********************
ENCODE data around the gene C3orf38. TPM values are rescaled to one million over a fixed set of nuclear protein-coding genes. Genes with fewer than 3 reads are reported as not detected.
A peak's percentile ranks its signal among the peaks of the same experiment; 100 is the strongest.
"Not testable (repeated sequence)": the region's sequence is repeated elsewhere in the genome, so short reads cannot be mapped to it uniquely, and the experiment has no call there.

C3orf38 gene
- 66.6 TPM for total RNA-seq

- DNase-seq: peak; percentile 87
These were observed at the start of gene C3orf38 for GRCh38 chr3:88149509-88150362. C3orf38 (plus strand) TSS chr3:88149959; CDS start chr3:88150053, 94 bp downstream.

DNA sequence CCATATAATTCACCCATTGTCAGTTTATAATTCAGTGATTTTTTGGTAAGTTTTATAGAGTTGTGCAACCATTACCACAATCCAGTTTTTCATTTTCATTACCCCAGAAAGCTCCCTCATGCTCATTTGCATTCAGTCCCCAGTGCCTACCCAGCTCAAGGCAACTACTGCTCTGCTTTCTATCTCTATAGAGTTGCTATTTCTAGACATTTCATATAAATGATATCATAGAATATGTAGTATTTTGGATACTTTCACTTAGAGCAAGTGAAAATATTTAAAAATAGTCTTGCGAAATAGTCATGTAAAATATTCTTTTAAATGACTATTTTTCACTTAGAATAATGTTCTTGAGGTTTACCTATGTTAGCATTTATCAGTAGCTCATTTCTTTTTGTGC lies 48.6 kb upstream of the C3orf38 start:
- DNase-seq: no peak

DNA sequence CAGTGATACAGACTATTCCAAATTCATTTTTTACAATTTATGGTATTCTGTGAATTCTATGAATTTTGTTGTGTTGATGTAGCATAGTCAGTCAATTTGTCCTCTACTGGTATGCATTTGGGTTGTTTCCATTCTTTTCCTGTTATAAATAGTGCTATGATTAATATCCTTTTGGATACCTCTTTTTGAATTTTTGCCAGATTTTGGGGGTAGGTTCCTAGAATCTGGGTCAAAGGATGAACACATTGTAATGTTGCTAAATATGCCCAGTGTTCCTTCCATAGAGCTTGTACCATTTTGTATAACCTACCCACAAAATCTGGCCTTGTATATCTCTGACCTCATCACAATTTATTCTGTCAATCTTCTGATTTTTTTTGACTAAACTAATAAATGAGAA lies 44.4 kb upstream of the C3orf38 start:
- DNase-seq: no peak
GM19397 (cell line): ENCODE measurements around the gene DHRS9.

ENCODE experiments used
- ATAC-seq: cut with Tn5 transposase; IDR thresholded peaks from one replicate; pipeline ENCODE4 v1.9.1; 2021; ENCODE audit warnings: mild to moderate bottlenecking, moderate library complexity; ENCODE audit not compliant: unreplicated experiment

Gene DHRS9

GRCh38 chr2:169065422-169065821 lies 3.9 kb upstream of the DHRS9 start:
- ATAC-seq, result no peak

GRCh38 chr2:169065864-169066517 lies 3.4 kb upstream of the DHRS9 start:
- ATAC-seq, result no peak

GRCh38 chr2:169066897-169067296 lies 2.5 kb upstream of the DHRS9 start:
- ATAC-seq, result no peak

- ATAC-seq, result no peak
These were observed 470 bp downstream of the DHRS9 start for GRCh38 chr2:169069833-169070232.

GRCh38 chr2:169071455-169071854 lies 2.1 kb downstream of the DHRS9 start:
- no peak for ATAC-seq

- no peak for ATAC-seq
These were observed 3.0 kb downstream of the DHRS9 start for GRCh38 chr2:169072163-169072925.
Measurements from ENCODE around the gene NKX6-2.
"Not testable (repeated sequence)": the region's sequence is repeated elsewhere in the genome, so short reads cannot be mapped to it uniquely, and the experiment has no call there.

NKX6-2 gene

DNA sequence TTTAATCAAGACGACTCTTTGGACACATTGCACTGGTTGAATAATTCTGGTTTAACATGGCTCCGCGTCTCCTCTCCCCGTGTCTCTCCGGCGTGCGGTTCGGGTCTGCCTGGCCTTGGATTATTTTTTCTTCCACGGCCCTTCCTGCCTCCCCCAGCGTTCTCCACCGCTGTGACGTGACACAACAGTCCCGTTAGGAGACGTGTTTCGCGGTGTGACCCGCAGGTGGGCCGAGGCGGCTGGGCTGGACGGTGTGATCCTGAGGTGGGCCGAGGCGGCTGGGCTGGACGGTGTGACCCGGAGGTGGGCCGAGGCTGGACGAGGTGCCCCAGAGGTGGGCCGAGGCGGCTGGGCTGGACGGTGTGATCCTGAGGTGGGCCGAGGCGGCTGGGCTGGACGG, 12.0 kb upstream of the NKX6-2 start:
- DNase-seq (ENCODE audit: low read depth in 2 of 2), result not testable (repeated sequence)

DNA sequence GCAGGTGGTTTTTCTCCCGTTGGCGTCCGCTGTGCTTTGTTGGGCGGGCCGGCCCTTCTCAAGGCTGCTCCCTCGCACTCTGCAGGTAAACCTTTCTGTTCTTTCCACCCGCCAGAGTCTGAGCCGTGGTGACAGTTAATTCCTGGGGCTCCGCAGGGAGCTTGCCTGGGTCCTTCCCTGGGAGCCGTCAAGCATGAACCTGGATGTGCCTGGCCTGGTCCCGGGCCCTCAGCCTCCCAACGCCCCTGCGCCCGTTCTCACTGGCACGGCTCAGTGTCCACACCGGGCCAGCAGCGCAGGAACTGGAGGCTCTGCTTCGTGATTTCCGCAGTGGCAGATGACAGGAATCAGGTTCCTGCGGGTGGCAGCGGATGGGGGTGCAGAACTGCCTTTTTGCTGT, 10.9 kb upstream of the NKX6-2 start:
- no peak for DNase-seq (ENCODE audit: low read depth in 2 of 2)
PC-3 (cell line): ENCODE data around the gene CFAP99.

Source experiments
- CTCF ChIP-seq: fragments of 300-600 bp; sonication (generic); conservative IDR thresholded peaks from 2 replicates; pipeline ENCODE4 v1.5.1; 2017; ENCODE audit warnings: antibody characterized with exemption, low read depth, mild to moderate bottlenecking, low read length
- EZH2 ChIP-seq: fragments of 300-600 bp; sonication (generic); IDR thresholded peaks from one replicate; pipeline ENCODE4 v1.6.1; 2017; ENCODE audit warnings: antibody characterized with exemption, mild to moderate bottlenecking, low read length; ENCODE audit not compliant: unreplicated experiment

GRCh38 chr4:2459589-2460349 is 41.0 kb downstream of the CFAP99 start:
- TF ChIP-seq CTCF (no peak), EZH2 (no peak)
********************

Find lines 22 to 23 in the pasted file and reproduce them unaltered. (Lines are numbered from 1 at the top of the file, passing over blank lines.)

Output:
- ATAC-seq, result no peak
These were observed 470 bp downstream of the DHRS9 start for GRCh38 chr2:169069833-169070232.